(HARRISBURG, PA – July 8, 2020) Pennsylvania Family Institute applauds today’s U.S. Supreme Court ruling in Little Sisters of the Poor v Pennsylvania, a case dealing with religious exemption to the HHS mandate requiring coverage of abortion-causing drugs in employer-sponsored insurance plans.
“The Little Sisters of the Poor are heroes and should be honored for their compassionate service, not continually attacked in court,” says Randall Wenger, Chief Counsel for the Pennsylvania Family Institute. “These women just want to serve God by serving the elderly – and not have to violate their beliefs to do so. That’s why today’s ruling is so appreciated.”
The Little Sisters of the Poor is a community of women founded nearly 200 years ago whose mission is to care for the elderly. They serve in retirement homes, some of the hardest hit places for the ongoing coronavirus crisis. Over the last few months, these women have truly been on the frontlines, often being the only person present to comfort patients dying from COVID-19. “In many ways, the Little Sisters were founded for a moment like this: The nuns take a special vow of hospitality, promising to accompany the elderly as they move toward death,” writes The Atlantic.
Since 2013, the Little Sisters have been in various courts defending their religious beliefs against the Obama Administration’s HHS mandate that required employers to provide abortion-causing drugs in their insurance plans. In 2016, SCOTUS ruled in favor of the Little Sisters. After the Trump administration instituted new regulations to protect groups like the Little Sisters, Pennsylvania Attorney General Josh Shapiro sued the Trump administration to block these regulations and remove religious protections. Thus, the Little Sisters were forced to return to court to protect their pro-life religious convictions.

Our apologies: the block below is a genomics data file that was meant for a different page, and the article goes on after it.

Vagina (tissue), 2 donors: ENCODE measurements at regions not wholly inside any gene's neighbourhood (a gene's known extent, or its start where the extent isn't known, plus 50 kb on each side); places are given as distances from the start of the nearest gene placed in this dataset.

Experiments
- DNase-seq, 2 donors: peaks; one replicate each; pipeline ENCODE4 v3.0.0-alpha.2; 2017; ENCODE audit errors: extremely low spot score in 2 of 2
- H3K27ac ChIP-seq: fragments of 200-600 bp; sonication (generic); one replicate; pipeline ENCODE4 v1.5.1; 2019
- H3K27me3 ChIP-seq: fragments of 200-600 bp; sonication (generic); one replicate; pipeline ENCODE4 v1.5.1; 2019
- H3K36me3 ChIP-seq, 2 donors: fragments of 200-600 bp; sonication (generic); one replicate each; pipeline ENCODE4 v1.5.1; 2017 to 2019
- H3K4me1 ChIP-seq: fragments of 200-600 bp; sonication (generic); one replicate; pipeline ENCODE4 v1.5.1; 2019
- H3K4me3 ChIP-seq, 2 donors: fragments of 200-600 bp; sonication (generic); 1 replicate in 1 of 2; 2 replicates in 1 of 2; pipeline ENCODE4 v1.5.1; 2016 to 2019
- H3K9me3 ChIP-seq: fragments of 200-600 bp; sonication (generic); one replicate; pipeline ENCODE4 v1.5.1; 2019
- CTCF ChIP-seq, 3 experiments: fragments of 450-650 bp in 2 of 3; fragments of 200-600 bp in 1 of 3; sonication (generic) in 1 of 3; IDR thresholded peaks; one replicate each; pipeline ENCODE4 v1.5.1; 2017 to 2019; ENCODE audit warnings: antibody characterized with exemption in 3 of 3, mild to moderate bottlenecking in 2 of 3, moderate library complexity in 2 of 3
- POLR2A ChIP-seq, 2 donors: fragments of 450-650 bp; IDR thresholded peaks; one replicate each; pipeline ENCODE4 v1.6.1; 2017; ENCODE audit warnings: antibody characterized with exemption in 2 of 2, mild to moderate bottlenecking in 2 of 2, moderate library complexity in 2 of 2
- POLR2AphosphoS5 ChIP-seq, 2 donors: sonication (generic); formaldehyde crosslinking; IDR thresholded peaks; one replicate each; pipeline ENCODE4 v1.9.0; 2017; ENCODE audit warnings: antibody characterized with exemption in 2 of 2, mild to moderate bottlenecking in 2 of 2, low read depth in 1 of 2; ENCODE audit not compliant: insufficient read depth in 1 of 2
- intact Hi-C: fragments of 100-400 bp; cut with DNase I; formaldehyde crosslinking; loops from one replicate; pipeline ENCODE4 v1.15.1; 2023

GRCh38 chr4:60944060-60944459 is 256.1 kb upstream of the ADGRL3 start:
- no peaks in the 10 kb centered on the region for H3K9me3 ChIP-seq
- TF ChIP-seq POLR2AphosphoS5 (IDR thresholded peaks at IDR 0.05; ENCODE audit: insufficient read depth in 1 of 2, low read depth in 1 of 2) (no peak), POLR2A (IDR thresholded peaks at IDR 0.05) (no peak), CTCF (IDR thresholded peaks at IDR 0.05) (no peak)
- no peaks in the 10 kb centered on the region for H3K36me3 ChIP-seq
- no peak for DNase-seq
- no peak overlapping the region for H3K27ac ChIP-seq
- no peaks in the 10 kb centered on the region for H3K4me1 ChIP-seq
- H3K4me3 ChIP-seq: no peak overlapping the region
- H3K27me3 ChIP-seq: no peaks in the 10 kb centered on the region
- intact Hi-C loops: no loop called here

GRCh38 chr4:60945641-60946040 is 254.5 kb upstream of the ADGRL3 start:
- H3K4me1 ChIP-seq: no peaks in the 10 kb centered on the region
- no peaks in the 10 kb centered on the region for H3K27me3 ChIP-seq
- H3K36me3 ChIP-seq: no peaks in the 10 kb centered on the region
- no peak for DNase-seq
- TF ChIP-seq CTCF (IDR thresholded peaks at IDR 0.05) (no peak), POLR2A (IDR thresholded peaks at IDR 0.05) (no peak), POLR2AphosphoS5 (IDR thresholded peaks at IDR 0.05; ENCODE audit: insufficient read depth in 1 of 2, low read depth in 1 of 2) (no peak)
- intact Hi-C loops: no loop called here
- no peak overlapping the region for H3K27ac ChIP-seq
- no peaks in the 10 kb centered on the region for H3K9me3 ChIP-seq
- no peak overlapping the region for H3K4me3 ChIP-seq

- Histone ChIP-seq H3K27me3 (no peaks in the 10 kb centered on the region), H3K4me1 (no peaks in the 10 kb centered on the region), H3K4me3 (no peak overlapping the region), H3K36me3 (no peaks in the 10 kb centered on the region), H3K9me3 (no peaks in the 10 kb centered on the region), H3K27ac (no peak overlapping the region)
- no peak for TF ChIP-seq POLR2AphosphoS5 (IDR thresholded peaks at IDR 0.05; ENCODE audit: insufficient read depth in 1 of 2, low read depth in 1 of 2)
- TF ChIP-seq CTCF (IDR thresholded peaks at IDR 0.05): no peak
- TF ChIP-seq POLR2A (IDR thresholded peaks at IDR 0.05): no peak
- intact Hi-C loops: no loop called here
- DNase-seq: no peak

“While we’re grateful for today’s ruling, Little Sisters should never have needed to go back to court to begin with,” says Michael Geer, President of the Pennsylvania Family Institute. “And PA taxpayers should never have been forced to back Shapiro’s legal attack.”
As Justice Clarence Thomas wrote in the court’s opinion: “[F]or the past seven years, [the Little Sisters]—like many other religious objectors who have participated in the litigation and rulemakings leading up to today’s decision—have had to fight for the ability to continue in their noble work without violating their sincerely held religious beliefs. After two decisions from this Court and multiple failed regulatory attempts, the Federal Government has arrived at a solution that exempts the Little Sisters from the source of their complicity-based concerns—the administratively imposed contraceptive mandate.”
Pennsylvania Family Institute is the Commonwealth’s largest pro-life, pro-family statewide organization. For media requests, contact Dan at 717-545-0600 or email@example.com.